The set is in Tensho style. It is a relatively simple warrior style. The tsuka is covered with stingray leather around the entire circumference, then lacquered (the lacquer and the filling between the stones is volcanic ash) and braided with leather. The decoration is minimalist. The kashira and the components on the scabbard are horn. On the ura side there is a pocket for a kogatana knife. Tsuba is a copy of the Akasaka school. It is deliberately made in a slightly cruder style to resemble the Owari school. The Akasaka style is younger and some of her work is probably inspired by the older Owari school. The Owari design is more authentic to this type of koshirae.
Tachi in the style of Bungo Yukihira
A copy of Tachi in the style of Bungo Yukihira, Heian period. Nagasa about 80cm. Shape of nakago slightly reduced compared to the original. This modification was necessary to match the uchigatana set and was common practice for blades of the Heian and Kamakura periods originally intended for tachi type sets , fitted in later eras to uchigatana sets. The tachi sets had curved handles and therefore the blade spines were markedly curved. Thus, they were not suitable for uchigatana sets in their original shape and swords were modified either by straightening the tang or shortening the tang and shifting the hamachi and munemachi (ō suriage) fittings. This is one reason why there are few surviving Ubu (original shape and length) blades from these koto periods.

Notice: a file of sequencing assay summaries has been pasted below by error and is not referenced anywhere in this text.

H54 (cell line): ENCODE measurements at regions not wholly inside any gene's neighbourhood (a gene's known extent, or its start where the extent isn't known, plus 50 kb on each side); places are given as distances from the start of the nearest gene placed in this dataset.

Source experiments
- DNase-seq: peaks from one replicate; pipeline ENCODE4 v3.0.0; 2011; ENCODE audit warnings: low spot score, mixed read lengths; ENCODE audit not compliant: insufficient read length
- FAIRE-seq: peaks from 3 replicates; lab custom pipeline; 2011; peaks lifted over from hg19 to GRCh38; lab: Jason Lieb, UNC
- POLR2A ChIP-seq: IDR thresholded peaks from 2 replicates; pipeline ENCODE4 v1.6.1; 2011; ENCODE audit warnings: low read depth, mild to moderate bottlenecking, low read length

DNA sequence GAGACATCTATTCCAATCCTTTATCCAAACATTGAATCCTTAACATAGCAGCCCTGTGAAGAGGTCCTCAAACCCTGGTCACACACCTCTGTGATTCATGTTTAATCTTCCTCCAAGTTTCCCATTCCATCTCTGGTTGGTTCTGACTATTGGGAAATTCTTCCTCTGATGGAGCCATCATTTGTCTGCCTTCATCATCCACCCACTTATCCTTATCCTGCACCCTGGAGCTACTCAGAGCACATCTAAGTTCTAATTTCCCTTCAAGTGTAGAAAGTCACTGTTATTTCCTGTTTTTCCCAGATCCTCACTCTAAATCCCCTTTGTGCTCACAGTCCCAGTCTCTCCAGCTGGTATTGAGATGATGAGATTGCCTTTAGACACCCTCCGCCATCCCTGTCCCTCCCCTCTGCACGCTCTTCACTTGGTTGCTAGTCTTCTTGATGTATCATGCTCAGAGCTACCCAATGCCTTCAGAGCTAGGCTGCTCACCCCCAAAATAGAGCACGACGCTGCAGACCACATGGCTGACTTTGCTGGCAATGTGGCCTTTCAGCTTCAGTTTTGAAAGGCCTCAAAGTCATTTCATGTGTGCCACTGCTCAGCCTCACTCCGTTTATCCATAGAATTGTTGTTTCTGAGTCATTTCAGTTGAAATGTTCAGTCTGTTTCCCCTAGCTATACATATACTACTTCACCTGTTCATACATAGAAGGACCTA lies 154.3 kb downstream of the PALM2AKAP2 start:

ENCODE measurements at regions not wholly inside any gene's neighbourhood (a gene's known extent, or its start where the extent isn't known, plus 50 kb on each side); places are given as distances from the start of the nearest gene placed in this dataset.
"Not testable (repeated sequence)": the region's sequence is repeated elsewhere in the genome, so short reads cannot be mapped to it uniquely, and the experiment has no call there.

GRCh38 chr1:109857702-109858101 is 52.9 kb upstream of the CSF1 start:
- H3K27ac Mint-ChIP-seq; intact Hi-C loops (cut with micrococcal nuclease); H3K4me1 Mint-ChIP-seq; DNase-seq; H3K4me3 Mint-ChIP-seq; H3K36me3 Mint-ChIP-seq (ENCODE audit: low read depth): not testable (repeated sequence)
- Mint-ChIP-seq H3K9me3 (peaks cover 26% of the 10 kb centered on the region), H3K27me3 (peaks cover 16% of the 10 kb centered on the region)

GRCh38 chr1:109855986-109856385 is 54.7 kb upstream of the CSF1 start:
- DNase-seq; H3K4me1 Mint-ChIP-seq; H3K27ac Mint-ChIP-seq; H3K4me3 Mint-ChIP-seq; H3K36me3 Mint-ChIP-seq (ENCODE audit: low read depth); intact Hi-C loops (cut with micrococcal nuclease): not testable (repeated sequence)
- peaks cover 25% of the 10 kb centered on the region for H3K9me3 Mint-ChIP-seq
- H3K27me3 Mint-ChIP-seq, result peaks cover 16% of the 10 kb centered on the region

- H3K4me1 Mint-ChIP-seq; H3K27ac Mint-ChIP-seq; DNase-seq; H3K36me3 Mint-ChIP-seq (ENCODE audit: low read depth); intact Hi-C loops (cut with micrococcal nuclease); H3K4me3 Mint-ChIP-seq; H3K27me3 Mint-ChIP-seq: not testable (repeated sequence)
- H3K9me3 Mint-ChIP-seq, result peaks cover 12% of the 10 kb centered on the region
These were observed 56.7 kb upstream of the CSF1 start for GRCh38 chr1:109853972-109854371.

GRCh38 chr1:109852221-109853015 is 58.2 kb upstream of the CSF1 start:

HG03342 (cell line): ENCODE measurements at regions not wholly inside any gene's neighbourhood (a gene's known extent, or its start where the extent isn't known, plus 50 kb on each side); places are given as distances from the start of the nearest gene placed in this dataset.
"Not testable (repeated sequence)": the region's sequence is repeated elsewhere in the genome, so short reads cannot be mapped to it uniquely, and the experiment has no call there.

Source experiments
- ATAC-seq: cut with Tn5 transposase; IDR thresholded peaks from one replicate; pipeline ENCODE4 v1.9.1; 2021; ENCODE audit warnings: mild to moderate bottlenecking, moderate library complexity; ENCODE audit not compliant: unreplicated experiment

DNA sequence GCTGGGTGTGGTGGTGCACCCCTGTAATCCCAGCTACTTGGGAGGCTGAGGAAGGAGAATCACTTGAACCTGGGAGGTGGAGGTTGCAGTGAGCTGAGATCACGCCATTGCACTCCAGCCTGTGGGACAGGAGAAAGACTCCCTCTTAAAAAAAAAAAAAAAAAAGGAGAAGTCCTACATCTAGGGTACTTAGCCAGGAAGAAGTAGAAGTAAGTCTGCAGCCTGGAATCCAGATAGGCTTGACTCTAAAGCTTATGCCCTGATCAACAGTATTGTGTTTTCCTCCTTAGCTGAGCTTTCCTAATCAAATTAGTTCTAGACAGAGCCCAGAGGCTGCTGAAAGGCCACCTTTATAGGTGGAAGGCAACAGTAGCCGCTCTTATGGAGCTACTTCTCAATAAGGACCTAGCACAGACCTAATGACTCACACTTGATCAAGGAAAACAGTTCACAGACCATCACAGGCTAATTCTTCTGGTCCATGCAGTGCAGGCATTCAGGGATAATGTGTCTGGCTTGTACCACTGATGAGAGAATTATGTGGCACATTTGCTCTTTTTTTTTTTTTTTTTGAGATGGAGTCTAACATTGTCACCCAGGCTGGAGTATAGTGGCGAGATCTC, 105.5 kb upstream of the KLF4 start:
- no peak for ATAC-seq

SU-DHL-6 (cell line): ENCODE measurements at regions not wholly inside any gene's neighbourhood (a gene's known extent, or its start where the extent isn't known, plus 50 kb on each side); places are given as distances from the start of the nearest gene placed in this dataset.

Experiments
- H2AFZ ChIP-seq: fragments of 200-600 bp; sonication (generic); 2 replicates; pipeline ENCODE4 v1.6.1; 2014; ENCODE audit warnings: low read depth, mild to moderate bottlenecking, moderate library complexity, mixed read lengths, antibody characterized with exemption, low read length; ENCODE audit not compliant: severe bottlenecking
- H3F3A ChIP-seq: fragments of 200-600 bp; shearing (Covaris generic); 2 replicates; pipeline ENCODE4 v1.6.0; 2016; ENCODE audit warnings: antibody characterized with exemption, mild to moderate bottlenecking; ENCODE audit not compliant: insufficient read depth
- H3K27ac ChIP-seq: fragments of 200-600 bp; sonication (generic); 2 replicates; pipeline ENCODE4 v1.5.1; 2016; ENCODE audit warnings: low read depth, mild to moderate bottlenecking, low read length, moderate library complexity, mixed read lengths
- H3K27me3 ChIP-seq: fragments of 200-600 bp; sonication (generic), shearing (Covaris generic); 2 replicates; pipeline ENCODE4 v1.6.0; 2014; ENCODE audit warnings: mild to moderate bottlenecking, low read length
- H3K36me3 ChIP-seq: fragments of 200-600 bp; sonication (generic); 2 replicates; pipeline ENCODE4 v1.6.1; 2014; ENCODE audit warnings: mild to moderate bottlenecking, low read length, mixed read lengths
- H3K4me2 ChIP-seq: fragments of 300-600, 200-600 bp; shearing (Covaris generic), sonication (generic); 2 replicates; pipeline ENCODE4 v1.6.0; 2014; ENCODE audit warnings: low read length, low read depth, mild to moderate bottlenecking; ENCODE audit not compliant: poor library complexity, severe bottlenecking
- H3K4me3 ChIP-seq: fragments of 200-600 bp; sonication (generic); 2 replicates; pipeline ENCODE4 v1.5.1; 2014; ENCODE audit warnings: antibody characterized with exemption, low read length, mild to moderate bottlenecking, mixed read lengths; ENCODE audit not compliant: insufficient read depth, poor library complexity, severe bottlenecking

Blade material oroshigane, hada itame, mokume. Hamon suguha, yaki otoshi (starting a few centimeters behind the hamachi) is typical of Yukihiro Bungo's work.
Engravings: Bo-hi (groove). Tensho style set. The habaki is short, with shinogi and no notch for the back of the blade (Tachi habaki) Both the habaki and fuchi are decorated with transverse kiza. Tsuba katsushi style with openwork (sanskrt). Leather braid.
Ko tachi in Aikuchi uchigatana koshirae
Copy of sword (original blade Ichimonji, koshirae Tensho, owned by Uesugi Kenshin). Blade short tachi (ko tachi), nagasa approx.65cm, oroshigane/tamahagane mix. Hada is a mix of itame, masame, mokume...hamon choji, hitatsura. Classic style polishing, sashikomi. Interesting blade with lots of metallurgical effects. Utsuri, very distinctive sunagashi and kinsuji are present. Lots of tobiyaki and muneyaki. In the front half of the blade hitatsura hamon.